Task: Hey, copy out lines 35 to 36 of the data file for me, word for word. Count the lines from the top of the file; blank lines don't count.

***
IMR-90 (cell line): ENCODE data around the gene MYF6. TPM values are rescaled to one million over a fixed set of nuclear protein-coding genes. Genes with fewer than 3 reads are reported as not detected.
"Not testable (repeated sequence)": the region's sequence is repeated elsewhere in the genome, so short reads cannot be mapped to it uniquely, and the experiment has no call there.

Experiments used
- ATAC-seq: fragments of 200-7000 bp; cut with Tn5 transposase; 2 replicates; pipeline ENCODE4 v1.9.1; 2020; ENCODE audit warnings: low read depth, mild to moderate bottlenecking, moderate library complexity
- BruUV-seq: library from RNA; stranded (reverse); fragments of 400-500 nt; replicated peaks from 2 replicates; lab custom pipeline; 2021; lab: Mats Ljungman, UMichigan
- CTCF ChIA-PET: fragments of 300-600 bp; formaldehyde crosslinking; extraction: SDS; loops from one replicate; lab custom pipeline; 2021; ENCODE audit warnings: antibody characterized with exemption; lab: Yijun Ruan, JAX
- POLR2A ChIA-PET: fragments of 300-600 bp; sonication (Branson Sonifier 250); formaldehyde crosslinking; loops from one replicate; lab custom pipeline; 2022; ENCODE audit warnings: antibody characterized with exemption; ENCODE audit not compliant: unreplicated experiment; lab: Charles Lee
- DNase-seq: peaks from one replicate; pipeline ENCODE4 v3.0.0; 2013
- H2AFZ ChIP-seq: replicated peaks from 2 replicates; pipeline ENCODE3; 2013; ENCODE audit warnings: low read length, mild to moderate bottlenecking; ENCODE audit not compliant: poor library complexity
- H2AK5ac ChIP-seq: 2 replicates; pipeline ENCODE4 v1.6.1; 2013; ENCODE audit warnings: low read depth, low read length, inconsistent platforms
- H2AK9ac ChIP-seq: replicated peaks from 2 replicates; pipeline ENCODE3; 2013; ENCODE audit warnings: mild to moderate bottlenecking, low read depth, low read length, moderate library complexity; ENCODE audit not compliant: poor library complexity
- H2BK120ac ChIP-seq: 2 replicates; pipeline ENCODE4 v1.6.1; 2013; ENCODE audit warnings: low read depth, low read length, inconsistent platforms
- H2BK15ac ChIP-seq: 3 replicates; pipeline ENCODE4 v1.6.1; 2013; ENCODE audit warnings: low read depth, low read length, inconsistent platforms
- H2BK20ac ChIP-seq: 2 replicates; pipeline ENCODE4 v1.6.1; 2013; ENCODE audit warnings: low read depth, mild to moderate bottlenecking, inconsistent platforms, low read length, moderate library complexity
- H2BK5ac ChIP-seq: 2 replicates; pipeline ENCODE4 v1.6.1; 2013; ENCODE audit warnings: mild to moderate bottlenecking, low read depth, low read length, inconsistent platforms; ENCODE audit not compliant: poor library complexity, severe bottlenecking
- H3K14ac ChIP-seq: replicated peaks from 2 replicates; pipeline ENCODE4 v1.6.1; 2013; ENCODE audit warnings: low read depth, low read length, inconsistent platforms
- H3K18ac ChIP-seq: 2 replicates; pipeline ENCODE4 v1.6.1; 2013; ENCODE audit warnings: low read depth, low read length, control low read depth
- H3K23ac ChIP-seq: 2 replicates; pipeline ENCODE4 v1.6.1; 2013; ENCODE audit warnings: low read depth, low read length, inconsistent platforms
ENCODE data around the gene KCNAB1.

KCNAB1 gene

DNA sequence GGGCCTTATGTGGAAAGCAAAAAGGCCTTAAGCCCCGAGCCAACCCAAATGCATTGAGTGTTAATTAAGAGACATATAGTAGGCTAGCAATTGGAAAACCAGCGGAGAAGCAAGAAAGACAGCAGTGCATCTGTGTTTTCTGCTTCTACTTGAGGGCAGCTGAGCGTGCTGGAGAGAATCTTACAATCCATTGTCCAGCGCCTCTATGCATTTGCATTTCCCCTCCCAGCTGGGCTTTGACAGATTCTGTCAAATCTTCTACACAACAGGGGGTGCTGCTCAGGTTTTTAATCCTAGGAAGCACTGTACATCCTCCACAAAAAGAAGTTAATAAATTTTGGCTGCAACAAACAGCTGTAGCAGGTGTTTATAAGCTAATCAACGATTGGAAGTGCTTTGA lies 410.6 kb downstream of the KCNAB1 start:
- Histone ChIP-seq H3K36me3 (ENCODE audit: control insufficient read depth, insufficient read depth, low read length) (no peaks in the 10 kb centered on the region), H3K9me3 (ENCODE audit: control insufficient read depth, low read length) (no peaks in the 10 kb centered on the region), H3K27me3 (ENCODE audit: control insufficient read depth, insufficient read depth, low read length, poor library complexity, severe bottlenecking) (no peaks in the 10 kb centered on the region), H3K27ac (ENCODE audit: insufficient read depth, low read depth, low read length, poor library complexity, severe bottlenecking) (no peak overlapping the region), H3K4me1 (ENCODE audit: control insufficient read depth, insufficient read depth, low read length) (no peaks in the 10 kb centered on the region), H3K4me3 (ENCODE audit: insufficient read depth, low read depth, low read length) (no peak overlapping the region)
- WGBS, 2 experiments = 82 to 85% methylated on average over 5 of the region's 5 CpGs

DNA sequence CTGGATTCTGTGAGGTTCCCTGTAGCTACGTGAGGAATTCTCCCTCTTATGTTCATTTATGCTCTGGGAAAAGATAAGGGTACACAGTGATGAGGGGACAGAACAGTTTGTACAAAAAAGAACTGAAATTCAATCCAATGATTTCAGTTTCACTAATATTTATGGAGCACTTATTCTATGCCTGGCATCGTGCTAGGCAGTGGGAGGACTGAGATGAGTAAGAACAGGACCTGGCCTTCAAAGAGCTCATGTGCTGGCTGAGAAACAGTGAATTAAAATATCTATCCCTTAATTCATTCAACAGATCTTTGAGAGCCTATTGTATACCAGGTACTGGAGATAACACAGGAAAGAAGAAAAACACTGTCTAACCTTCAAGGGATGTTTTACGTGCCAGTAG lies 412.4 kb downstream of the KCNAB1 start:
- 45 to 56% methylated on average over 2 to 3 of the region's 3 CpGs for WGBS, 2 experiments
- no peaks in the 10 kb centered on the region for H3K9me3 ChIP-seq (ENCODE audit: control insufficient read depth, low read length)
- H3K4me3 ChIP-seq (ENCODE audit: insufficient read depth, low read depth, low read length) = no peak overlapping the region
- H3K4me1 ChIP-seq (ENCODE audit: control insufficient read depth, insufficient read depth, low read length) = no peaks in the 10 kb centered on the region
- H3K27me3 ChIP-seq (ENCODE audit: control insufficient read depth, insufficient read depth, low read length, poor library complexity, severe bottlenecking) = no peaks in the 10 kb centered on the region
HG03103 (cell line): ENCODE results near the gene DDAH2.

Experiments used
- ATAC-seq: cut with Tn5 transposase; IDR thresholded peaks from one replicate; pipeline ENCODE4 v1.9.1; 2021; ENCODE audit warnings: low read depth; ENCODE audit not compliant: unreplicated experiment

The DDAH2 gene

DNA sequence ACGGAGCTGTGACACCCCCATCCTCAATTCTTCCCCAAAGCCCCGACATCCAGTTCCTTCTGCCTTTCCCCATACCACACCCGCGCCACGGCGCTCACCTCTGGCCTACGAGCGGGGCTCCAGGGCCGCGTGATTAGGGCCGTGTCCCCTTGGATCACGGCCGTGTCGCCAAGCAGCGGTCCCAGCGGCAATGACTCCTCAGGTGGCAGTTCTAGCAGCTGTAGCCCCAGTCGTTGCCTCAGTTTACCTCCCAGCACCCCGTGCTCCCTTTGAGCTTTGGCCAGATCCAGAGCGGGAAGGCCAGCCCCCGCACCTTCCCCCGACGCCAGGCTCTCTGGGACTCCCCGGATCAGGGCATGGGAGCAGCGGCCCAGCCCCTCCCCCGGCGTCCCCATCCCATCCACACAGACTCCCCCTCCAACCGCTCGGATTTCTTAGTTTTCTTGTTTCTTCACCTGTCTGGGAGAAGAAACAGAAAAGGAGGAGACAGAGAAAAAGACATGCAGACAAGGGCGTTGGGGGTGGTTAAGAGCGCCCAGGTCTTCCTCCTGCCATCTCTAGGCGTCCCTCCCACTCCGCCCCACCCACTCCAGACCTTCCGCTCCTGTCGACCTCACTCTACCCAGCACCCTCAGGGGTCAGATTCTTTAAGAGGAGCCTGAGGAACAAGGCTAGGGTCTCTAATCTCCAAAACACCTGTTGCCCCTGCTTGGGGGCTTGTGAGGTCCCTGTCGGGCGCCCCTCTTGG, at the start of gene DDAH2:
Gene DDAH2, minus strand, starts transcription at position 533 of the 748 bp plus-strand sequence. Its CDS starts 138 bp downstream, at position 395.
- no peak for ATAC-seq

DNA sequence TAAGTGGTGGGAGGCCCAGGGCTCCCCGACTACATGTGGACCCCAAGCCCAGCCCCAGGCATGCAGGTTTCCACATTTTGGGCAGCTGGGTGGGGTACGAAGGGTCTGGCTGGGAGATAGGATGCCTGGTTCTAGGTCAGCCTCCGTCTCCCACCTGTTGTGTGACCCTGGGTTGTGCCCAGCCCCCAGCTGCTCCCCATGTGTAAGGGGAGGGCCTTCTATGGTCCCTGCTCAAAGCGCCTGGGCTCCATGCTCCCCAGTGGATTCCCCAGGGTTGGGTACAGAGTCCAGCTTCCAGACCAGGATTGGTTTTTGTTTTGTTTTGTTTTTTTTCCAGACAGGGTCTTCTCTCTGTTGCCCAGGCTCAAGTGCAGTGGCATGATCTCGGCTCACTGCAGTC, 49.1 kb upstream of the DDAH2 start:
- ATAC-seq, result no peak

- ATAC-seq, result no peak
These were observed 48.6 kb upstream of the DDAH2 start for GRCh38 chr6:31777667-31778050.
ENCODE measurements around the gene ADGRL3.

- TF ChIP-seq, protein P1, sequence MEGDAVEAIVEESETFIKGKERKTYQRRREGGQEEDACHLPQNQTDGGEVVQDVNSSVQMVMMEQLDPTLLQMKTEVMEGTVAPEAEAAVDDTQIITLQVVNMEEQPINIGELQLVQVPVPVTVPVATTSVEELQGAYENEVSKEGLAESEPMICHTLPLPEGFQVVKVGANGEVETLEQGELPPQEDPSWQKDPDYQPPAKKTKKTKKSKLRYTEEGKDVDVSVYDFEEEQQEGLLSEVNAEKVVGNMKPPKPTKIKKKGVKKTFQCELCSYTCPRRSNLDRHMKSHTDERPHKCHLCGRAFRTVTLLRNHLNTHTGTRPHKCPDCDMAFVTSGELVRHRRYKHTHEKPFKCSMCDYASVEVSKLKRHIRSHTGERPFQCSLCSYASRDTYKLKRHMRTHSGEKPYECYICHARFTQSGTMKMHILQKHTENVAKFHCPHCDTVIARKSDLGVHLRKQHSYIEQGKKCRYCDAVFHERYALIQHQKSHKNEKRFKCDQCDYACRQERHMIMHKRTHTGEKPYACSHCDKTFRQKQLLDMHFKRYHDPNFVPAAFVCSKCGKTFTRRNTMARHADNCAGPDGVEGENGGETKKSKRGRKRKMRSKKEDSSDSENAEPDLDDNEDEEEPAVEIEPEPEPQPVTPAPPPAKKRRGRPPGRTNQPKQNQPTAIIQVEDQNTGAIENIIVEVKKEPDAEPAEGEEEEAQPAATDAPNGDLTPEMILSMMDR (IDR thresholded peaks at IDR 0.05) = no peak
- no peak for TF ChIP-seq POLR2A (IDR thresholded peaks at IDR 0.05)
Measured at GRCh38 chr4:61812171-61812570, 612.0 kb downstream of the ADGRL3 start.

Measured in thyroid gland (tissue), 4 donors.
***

Gene DDAH2, minus strand, starts transcription at position 533 of the 748 bp plus-strand sequence. Its CDS starts 138 bp downstream, at position 395.
- no peak for ATAC-seq